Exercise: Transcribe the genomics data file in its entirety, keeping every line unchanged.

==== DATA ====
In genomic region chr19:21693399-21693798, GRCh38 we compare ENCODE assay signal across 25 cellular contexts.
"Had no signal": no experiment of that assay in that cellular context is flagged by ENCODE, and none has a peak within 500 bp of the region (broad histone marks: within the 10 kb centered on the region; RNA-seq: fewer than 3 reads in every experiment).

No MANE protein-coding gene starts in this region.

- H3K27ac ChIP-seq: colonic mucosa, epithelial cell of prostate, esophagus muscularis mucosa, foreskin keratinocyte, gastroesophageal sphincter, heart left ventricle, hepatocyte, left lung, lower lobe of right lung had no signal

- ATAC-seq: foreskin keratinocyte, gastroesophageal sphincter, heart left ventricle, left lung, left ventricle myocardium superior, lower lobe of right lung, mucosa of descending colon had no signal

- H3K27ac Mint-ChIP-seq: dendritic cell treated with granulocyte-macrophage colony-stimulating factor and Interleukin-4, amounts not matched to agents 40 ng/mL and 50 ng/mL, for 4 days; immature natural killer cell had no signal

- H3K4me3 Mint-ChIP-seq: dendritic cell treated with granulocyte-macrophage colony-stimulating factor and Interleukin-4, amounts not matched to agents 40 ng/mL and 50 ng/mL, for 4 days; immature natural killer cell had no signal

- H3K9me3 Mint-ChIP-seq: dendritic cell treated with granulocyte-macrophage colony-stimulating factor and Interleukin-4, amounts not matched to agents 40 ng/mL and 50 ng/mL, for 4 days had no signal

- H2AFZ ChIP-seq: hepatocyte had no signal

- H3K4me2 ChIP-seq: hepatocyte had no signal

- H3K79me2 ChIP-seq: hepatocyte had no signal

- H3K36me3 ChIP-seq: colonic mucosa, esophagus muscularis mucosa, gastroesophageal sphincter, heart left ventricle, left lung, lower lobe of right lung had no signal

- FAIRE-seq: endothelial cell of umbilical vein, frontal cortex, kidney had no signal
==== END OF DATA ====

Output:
In genomic region chr19:21693399-21693798, GRCh38 we compare ENCODE assay signal across 25 cellular contexts.
"Had no signal": no experiment of that assay in that cellular context is flagged by ENCODE, and none has a peak within 500 bp of the region (broad histone marks: within the 10 kb centered on the region; RNA-seq: fewer than 3 reads in every experiment).

No MANE protein-coding gene starts in this region.

- H3K27ac ChIP-seq: colonic mucosa, epithelial cell of prostate, esophagus muscularis mucosa, foreskin keratinocyte, gastroesophageal sphincter, heart left ventricle, hepatocyte, left lung, lower lobe of right lung had no signal

- ATAC-seq: foreskin keratinocyte, gastroesophageal sphincter, heart left ventricle, left lung, left ventricle myocardium superior, lower lobe of right lung, mucosa of descending colon had no signal

- H3K27ac Mint-ChIP-seq: dendritic cell treated with granulocyte-macrophage colony-stimulating factor and Interleukin-4, amounts not matched to agents 40 ng/mL and 50 ng/mL, for 4 days; immature natural killer cell had no signal

- H3K4me3 Mint-ChIP-seq: dendritic cell treated with granulocyte-macrophage colony-stimulating factor and Interleukin-4, amounts not matched to agents 40 ng/mL and 50 ng/mL, for 4 days; immature natural killer cell had no signal

- H3K9me3 Mint-ChIP-seq: dendritic cell treated with granulocyte-macrophage colony-stimulating factor and Interleukin-4, amounts not matched to agents 40 ng/mL and 50 ng/mL, for 4 days had no signal

- H2AFZ ChIP-seq: hepatocyte had no signal

- H3K4me2 ChIP-seq: hepatocyte had no signal

- H3K79me2 ChIP-seq: hepatocyte had no signal

- H3K36me3 ChIP-seq: colonic mucosa, esophagus muscularis mucosa, gastroesophageal sphincter, heart left ventricle, left lung, lower lobe of right lung had no signal

- FAIRE-seq: endothelial cell of umbilical vein, frontal cortex, kidney had no signal